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19.01.2006 Feature Article

Inside Politics: The Politics Of Favoritism ...

Inside Politics: The Politics Of Favoritism ...
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... The Irony Of Law Enforcement In Ghana. Politicians Clean Up Your Act, Not Just Your Image. External politics, pleasing donor nations has robbed the good will of our leaders. In their frustration our leaders tend to major on minors such as pleasing their party members, love for approval from sycophants, selfish cover up, legalistic brick-giving, and self-deception. All these make our leaders enemies of the people since they had not only lost the light for themselves but also for the nation/others. In this way, they had taken away the key of democracy/rule of law –government by the people and for the people.


Our leaders may be likened to a group of dishwashers who clean the outside of a container, while leaving the inside dirty (Luke 11:39). While they look good externally they lack credibility internally/home. The "ritually clean" records with IMF and the World Bank don't go below the surface. Their image is good, but their act was bad.

Education has not changed the heart of our politicians and elite. They admit that colonialism was bad but they practice the same. They have colonized their country and do as they please with it. Once elected they lose touch with the people and real issues. All they care about are the surface issues. Yes Ghana like the African elite and political elite needed to be born again (an internal, revered birth) if he was ever going to see and be a part of a new Ghana where the people are self reliant and no longer wallow in poverty.

It is never the fault of the politician and maybe it will never be, even of the president. Complaints may be good but action is even better. Our officials seem to be dwelling too much on explanations on how things are not working the way it ought to be; sometimes they are pointing fingers to others like brain drain, colonialism, tribalism etc. Can we move out from these trivia and seek real answers? A capacity for trivia can become a weakness if not kept in check. Jesus described the dangers of getting lost in details when telling the Pharisees that a fault of their religion was to major on minor issues.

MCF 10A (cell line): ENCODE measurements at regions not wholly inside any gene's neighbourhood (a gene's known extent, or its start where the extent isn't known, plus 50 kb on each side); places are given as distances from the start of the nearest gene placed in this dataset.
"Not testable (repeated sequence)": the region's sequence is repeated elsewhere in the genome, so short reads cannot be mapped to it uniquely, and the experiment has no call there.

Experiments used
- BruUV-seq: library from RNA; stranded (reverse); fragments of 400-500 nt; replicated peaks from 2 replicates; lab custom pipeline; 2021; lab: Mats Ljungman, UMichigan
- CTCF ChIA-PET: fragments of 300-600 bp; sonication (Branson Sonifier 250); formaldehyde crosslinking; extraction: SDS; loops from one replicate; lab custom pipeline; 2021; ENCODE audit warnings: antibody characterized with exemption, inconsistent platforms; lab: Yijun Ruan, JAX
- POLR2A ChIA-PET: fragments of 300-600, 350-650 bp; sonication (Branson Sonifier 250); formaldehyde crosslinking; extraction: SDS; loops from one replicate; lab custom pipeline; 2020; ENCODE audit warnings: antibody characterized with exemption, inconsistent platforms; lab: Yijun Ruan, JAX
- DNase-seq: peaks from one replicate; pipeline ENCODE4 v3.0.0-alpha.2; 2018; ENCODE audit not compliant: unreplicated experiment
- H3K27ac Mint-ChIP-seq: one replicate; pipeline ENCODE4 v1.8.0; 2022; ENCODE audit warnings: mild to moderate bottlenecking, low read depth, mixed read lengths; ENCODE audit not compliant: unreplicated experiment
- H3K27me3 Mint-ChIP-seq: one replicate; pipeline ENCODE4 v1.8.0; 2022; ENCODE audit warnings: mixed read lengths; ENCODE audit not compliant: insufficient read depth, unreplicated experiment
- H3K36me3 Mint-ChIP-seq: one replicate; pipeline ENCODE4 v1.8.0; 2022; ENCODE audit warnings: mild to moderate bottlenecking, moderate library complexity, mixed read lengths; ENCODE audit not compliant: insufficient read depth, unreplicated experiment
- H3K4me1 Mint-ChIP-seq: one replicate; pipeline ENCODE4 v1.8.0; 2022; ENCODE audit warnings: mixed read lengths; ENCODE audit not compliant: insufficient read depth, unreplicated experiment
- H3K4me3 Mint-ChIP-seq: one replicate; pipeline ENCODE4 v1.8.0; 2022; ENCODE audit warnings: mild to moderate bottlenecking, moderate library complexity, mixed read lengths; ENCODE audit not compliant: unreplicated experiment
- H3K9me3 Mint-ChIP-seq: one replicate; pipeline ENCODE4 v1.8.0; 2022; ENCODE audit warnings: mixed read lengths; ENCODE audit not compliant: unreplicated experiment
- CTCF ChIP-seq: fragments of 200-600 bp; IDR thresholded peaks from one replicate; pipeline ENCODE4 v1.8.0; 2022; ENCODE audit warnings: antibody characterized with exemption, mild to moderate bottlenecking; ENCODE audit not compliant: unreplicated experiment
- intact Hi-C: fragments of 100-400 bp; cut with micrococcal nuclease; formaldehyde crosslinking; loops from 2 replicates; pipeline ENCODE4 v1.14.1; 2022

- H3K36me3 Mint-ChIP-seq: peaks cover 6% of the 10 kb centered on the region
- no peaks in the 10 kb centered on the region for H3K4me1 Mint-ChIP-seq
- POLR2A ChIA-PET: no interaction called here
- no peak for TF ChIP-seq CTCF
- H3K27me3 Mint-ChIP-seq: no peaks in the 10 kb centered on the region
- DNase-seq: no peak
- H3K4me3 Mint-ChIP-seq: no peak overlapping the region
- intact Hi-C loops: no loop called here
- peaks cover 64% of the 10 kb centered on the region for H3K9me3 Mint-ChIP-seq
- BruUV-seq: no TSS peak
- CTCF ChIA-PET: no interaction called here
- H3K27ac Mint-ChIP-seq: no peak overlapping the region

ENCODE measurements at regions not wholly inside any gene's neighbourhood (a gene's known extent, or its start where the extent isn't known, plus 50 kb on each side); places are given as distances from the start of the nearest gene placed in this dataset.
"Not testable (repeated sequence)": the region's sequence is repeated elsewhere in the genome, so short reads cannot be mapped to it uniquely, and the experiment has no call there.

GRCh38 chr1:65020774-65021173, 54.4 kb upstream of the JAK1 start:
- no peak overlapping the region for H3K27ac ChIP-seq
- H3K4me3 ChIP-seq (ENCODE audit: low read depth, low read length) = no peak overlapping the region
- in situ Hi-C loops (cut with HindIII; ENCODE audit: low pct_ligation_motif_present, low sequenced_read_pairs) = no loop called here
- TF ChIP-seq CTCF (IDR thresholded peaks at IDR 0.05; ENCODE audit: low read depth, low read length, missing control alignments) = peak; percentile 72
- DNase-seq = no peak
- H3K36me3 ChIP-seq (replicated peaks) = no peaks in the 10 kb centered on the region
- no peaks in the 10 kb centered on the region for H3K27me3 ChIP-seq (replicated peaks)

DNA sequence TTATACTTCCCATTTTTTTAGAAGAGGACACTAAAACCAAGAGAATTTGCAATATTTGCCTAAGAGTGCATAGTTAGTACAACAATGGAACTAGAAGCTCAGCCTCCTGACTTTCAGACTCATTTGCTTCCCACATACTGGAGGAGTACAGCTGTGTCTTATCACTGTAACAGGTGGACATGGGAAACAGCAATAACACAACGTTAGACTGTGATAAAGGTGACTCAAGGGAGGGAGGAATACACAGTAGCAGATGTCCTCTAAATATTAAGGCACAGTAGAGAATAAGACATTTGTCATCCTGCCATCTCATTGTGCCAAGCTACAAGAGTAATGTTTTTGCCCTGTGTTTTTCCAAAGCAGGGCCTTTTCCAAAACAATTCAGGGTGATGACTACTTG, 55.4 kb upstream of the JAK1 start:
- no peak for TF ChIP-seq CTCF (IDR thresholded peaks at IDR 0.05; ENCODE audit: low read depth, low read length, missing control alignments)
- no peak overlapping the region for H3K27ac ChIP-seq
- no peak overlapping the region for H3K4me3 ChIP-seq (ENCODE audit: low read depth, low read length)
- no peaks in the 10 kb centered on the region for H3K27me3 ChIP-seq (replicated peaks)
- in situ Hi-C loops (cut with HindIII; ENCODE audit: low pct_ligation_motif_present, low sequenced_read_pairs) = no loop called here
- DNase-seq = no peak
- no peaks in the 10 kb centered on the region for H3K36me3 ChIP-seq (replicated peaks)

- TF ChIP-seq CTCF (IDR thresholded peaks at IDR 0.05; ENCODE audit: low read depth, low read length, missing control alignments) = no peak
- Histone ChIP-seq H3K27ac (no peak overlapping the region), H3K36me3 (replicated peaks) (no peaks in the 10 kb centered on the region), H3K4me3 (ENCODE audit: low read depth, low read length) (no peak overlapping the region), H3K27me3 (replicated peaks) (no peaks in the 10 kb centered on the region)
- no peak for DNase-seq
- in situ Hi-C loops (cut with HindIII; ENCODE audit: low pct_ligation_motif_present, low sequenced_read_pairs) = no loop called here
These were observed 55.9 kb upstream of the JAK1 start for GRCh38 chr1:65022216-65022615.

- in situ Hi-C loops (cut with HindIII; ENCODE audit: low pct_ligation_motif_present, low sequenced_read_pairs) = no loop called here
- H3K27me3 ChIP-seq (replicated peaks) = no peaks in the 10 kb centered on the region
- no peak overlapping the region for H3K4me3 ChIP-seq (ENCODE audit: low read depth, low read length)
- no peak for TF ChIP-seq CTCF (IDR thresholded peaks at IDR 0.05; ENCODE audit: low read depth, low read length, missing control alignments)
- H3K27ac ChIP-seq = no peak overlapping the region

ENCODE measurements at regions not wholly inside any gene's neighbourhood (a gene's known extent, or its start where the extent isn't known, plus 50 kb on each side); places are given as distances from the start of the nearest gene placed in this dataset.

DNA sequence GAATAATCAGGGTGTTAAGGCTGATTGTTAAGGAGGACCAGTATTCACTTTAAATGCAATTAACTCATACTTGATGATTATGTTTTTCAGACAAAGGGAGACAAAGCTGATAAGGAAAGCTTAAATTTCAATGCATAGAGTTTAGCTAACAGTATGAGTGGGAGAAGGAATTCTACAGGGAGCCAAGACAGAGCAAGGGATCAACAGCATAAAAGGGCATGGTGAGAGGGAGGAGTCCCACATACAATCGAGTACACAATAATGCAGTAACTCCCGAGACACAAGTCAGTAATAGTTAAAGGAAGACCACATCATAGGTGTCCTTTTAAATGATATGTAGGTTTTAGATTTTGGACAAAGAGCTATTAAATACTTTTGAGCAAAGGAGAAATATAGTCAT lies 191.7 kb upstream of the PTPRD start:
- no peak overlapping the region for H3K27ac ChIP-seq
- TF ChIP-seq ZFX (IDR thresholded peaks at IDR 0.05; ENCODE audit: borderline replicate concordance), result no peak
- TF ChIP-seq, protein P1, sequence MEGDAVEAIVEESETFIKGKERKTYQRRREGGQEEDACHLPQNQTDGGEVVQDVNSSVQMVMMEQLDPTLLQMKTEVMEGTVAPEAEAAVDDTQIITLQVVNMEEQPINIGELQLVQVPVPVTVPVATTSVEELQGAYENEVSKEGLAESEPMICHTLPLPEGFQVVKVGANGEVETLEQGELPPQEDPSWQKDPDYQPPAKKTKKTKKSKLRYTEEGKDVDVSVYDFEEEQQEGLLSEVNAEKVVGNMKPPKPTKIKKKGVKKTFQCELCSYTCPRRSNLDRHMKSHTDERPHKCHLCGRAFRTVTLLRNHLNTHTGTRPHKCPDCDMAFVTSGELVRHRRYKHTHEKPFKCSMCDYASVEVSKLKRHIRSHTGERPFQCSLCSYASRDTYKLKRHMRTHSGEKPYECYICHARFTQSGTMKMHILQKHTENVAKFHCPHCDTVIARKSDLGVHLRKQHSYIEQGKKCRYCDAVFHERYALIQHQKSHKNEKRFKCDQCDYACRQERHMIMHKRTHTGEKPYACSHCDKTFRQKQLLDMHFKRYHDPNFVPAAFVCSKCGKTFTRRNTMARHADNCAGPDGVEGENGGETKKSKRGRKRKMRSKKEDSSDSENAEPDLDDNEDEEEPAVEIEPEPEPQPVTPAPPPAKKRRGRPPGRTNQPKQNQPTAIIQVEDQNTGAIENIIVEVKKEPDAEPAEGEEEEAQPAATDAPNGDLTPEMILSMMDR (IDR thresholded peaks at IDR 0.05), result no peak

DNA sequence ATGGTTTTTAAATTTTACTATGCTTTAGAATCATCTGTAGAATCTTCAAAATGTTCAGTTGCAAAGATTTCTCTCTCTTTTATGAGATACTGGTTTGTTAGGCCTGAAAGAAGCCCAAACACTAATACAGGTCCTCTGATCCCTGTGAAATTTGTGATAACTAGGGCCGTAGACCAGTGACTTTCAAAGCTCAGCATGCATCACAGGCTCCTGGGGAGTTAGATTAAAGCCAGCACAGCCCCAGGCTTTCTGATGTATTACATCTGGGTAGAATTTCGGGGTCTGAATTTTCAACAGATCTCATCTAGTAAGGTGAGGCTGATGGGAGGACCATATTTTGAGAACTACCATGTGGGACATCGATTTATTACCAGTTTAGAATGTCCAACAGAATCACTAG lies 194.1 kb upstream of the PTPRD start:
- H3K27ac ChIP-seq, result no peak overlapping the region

1. Presidential palace

2. Vindictive (pay-back) politics

The little things have their place as long as we don't let them get in the way of the more important issues. However we should avoid the mistake of attending to details but forgetting to love or attending to the plight/needs of the people. Else we end up missing the whole point of government. Government is about people not things.


Law Enforcement. Strengthening our judiciary and legal system Job creation Our politician can be likened to the man who goes to the auto dealer to buy a new car. While there, he notices some accessories that seem to be just what he needs to add a touch of class to his new "wheels." An hour later he leaves the showroom with a smile, clutching his purchase of a coffee mug, dash compass, map holder, and manufacturer's key chain; he leaves with more than he came for--and less. With trinkets in hand, he gets in his old car and heads for home.